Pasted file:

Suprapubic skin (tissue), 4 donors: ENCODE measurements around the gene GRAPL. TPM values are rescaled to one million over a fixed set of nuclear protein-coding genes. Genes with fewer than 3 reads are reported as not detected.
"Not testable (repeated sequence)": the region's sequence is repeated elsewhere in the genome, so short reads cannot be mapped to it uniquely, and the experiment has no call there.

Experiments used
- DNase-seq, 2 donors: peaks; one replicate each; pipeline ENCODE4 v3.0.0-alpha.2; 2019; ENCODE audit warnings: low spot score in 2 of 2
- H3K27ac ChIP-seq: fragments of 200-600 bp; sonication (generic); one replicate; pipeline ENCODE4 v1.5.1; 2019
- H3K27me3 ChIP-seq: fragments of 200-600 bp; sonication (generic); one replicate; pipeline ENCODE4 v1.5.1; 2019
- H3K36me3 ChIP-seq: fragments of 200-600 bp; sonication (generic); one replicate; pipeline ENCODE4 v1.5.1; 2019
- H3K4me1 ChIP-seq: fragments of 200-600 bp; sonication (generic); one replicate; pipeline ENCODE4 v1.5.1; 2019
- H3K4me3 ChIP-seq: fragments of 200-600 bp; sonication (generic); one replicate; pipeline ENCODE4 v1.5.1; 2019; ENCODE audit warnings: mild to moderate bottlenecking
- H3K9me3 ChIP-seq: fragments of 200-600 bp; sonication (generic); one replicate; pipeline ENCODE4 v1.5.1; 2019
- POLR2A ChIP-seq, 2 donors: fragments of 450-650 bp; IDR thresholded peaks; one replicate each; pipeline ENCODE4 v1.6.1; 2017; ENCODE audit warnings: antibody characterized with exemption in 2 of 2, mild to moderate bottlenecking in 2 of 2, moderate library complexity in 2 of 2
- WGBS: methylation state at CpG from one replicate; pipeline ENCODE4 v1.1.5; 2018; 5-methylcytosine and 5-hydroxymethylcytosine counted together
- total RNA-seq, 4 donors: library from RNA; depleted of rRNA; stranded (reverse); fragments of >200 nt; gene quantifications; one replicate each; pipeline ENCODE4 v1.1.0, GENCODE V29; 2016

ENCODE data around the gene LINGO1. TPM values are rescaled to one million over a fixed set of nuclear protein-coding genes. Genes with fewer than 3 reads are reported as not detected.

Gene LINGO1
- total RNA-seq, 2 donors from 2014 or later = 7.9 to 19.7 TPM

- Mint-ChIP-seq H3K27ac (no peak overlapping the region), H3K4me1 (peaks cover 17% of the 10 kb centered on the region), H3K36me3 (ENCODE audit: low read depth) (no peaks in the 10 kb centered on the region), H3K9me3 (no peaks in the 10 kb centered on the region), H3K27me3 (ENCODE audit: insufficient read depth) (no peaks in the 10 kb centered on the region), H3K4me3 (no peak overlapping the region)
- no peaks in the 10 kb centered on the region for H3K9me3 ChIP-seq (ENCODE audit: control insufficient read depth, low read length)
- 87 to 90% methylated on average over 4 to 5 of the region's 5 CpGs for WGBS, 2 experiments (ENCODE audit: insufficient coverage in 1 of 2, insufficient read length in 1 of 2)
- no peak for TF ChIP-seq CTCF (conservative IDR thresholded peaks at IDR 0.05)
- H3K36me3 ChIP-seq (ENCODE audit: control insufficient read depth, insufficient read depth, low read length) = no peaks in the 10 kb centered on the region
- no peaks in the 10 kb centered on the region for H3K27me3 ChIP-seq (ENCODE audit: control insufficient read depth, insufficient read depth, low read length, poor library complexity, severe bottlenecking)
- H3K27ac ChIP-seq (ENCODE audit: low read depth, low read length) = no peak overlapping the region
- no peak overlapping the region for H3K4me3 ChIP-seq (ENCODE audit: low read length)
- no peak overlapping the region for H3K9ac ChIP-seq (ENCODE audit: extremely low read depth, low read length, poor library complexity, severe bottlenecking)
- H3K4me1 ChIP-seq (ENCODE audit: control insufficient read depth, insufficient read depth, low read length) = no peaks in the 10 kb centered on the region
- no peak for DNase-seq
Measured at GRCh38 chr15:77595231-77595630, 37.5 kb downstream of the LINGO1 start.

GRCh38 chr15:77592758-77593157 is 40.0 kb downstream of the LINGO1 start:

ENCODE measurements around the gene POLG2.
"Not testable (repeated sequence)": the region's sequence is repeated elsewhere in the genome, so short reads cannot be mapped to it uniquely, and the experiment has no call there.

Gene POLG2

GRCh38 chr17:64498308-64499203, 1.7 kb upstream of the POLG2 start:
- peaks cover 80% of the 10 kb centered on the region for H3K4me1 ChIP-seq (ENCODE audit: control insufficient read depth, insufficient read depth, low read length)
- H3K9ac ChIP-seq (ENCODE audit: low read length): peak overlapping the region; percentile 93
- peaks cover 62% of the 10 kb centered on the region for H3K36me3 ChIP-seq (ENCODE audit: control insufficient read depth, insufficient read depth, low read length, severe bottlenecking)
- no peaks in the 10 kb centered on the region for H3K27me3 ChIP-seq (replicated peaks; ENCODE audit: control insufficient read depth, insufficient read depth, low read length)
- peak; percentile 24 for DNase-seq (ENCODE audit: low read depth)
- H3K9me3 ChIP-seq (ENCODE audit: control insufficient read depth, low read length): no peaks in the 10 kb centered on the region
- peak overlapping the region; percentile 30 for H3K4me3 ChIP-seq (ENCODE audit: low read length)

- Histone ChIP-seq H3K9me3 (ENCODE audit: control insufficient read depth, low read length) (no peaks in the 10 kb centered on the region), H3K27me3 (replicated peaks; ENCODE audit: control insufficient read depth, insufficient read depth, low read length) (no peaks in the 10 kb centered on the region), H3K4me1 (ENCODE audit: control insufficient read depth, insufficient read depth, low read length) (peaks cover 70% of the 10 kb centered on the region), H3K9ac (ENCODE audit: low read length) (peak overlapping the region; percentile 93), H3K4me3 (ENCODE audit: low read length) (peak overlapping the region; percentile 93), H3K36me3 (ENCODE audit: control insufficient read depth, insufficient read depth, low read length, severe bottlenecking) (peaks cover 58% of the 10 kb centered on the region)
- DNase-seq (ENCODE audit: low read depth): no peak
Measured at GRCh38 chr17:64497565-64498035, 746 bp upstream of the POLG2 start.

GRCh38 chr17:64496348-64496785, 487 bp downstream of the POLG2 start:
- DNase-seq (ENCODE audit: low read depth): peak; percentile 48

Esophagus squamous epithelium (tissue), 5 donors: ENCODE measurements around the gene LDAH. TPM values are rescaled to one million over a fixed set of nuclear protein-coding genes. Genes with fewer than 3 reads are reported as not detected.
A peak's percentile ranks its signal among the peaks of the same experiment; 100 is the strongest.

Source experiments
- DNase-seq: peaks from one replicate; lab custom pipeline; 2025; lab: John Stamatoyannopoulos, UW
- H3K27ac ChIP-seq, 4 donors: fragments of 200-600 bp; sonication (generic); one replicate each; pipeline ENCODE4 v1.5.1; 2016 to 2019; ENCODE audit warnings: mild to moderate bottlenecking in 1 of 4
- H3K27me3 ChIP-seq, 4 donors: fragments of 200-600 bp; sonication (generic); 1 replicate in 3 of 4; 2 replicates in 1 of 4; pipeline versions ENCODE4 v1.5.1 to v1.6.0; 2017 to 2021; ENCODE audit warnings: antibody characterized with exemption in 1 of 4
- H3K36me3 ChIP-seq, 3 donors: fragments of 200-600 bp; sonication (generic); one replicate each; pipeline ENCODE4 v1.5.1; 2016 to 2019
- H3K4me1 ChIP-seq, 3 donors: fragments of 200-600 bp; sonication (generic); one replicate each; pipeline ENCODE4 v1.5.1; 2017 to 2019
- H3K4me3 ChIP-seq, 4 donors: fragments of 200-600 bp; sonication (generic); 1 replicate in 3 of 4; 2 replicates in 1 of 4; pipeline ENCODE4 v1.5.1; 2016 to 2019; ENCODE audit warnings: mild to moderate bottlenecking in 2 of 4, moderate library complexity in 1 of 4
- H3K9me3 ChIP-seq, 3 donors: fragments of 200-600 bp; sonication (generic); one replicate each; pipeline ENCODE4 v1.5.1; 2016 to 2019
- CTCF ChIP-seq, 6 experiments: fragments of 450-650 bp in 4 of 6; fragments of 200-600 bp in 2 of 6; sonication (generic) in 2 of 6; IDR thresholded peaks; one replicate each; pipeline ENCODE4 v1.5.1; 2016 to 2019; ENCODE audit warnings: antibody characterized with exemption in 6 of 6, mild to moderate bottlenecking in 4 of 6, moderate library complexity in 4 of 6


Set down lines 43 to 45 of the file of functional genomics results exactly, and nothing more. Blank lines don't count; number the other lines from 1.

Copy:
Measured at GRCh38 chr17:64497565-64498035, 746 bp upstream of the POLG2 start.

GRCh38 chr17:64496348-64496785, 487 bp downstream of the POLG2 start:
- DNase-seq (ENCODE audit: low read depth): peak; percentile 48